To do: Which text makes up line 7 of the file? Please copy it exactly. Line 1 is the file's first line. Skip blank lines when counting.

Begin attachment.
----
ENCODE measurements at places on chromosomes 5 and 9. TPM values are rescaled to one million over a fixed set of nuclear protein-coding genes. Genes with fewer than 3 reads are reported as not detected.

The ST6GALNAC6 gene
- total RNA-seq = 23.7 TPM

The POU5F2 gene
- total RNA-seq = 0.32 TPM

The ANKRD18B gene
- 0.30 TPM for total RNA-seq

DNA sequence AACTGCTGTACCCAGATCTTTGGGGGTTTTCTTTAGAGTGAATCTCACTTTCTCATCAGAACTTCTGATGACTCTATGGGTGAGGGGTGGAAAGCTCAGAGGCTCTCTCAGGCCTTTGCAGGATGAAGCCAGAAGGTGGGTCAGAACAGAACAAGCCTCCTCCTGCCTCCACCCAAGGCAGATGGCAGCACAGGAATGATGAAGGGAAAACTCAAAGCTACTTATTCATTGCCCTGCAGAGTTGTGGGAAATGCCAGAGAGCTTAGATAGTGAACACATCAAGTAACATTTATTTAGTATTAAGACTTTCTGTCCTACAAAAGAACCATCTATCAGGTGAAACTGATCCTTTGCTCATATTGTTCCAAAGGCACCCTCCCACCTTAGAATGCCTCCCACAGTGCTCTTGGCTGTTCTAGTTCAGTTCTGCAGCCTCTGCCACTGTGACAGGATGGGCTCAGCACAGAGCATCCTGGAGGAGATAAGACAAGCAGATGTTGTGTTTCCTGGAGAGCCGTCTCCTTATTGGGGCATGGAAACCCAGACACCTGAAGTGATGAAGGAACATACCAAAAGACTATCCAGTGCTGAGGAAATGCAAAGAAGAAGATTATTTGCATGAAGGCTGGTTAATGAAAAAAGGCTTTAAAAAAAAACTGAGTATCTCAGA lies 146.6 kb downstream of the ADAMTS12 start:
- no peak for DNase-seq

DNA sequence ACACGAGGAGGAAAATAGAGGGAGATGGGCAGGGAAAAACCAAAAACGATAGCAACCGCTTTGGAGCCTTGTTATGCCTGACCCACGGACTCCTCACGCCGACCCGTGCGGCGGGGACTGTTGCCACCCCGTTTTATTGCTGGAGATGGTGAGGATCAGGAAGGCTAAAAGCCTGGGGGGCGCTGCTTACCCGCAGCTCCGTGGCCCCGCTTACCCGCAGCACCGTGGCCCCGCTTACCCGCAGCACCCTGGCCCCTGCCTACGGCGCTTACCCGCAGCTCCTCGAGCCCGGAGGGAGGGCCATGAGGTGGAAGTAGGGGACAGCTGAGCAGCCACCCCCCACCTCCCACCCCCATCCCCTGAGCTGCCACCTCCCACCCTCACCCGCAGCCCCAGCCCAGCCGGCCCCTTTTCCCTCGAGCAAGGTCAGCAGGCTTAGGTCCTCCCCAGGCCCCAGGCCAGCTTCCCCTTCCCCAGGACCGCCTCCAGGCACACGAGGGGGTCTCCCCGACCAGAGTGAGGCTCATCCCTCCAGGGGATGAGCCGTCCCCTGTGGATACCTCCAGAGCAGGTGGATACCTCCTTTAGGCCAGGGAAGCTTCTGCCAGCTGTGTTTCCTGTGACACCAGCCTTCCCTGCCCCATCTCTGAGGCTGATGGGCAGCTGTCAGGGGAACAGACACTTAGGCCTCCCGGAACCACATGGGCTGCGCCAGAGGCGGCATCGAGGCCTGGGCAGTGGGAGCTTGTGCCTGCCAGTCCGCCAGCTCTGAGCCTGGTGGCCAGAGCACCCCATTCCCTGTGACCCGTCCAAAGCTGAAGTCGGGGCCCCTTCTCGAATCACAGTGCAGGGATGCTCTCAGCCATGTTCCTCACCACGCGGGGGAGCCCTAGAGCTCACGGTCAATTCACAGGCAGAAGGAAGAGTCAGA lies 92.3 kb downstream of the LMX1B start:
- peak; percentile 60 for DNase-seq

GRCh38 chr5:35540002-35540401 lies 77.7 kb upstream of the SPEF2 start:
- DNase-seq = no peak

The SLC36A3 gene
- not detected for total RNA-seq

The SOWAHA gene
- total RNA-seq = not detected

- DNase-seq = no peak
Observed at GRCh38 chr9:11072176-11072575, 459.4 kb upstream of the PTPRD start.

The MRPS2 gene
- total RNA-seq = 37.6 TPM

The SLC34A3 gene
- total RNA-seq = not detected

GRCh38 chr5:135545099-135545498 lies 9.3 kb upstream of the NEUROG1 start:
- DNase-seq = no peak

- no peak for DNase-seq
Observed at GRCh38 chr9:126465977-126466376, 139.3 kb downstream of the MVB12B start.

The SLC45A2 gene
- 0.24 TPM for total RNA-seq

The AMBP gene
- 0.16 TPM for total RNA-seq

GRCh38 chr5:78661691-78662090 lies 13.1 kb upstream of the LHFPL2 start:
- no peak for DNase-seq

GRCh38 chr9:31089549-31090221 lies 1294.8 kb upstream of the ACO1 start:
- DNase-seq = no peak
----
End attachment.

- 0.30 TPM for total RNA-seq